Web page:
Sharing the burden
14 February 2005
Are you working too many hours? Having problems meeting deadlines? Too much to do and too little time? Then perhaps you need to delegate more of your work. Good delegation leads to a more efficient and profitable use of your time.
The key to delegation is about asking: "Do I really need to do this myself?" Anything that can be done by someone with a lower or no charge-out rate should be delegated. Delegation is about efficiency and the best interests of the client.
True delegation is not about allocation, nor is it about assigning work with specific instructions on how it should be done. It has nothing to do with abdication - ie handing over complete responsibility and control to a subordinate who is not equipped to do the job properly. If managed correctly, it can prove to be a key motivator. Good delegation means top performers will be attracted to your team in contrast to poor performers, who may be scared off by the extra responsibility.
Delegation is a two-way process and should ideally benefit both the supervisor, in terms of time, energy and quality of results, and the delegatee, in terms of the challenge, the opportunity to learn and the increased responsibility.
Easing people into delegation is an important process. Simply dumping work on them will not be as effective as talking through the tasks that need to be done if you want them to succeed. It is also crucial that they know you value their contribution and recognise delegation as a development tool rather than as a means of absolving responsibility. Using team meetings to discuss what kind of experience and responsibility each person would like can be beneficial and ensures people work together and get the most from being delegated to. In the same way, individuals in the team will be able to learn from each other, pool knowledge and make the firm more efficient.
To help you to delegate successfully and to get the most from the delegation process, here are some guidelines that will ensure efficiency, motivation and best practice:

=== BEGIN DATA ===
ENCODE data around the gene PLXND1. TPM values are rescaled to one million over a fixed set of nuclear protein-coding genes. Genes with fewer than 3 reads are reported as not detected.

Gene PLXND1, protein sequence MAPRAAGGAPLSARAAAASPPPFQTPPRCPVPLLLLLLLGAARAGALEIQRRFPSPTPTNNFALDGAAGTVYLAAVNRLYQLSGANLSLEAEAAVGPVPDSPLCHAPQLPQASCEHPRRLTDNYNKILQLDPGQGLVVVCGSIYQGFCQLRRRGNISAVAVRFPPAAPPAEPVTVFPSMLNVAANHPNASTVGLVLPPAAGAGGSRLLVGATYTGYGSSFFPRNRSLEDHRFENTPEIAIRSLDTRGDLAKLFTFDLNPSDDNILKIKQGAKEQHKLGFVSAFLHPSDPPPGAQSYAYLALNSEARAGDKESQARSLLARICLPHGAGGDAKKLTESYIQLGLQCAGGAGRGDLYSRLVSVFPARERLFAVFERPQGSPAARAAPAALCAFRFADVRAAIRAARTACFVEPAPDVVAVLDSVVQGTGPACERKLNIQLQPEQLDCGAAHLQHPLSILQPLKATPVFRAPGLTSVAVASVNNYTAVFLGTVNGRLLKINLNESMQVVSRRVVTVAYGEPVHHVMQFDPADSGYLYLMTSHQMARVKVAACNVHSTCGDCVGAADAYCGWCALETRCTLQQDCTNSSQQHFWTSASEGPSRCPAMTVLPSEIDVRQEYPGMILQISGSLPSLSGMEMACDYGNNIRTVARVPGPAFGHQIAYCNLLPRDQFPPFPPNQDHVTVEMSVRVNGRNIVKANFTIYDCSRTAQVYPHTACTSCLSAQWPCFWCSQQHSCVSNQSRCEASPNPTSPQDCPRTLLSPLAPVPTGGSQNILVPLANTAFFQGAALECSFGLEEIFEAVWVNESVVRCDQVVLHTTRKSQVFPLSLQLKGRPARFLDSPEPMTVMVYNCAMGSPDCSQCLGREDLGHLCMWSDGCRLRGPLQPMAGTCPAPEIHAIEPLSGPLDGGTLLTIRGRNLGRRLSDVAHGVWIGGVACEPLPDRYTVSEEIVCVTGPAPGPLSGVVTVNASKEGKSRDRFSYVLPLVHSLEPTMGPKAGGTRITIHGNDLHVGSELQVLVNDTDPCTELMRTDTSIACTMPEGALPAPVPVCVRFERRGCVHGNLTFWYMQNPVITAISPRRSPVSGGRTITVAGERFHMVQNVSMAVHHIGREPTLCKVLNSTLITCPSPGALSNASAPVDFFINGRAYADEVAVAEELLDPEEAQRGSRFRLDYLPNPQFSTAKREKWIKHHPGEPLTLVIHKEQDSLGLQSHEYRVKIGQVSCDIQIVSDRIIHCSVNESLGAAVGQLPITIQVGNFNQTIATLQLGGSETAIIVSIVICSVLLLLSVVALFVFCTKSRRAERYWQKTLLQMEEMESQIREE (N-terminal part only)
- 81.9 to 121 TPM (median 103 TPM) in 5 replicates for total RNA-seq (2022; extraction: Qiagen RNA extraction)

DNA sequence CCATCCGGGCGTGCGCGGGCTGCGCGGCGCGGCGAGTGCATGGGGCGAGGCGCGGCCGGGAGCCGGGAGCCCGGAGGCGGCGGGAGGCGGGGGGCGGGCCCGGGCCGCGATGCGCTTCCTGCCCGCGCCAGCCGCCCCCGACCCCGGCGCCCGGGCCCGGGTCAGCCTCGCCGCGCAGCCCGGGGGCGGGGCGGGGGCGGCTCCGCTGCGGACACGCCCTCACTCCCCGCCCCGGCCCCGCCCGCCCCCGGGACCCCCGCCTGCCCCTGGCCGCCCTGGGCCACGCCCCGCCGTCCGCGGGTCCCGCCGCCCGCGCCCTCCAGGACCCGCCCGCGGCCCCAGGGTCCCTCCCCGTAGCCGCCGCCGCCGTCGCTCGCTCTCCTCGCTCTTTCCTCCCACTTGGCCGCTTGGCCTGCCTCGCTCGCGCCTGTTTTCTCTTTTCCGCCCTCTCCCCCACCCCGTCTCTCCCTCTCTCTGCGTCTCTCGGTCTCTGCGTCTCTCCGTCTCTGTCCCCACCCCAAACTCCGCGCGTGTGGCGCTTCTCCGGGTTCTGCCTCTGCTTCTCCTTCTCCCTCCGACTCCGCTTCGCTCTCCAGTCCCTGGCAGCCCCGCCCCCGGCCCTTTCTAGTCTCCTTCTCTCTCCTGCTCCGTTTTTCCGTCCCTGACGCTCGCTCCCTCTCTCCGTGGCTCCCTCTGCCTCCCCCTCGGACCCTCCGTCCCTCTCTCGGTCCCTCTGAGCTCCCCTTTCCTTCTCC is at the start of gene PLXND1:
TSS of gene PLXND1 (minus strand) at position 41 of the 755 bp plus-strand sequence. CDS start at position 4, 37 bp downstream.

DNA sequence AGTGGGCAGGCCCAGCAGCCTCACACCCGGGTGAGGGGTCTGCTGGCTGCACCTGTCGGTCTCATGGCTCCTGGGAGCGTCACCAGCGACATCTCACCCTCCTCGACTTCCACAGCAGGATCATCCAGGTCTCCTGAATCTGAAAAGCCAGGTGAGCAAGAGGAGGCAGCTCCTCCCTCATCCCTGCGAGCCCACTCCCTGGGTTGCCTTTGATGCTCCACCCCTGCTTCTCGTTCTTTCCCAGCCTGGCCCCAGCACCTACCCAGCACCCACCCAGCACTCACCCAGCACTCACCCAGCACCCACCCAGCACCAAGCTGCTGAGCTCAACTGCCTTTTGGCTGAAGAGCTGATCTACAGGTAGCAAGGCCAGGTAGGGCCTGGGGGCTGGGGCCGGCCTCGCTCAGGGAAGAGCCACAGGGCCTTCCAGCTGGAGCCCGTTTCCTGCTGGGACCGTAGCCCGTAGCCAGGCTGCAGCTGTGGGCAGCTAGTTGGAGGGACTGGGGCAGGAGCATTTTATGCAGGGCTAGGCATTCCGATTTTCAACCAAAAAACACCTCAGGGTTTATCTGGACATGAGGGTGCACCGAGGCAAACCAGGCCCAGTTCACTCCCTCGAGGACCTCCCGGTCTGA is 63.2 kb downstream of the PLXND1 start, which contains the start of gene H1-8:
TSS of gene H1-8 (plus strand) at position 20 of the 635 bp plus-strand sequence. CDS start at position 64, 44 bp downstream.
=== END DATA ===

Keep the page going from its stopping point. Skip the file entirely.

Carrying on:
Ask team members to look into the facts in the file/matter, giving them a chance to become acquainted with the issues. Once they have done this, make sure they also have the benefit of your appraisal of the situation without too much guidance on what the solution should be.
Ask them to make suggestions as to what their solution would be. This gets them thinking and also gives you the chance to understand their thought processes.
Ask them to implement one of their recommendations, but only after you have given approval. It is important to make sure that when moving forward you have set them up for success, not failure.
Ask them to take action on their own, but to report the results immediately. This will give them the confidence and you will still be able to perform damage control if necessary.
Finally, remember to give them complete authority, as this is ultimately what you are working towards. Start with the small things first and, as your confidence in them grows, give them more control. By doing so, you will have nurtured someone whose confidence in their own abilities will grow with the knowledge of your guidance. This should give you more of a chance to spend time on other essential activities such as golf, lunches and strategy meetings.
Charles Boyle is a managing consultant and head of legal and professional services at recruitment and HR consultancy Hudson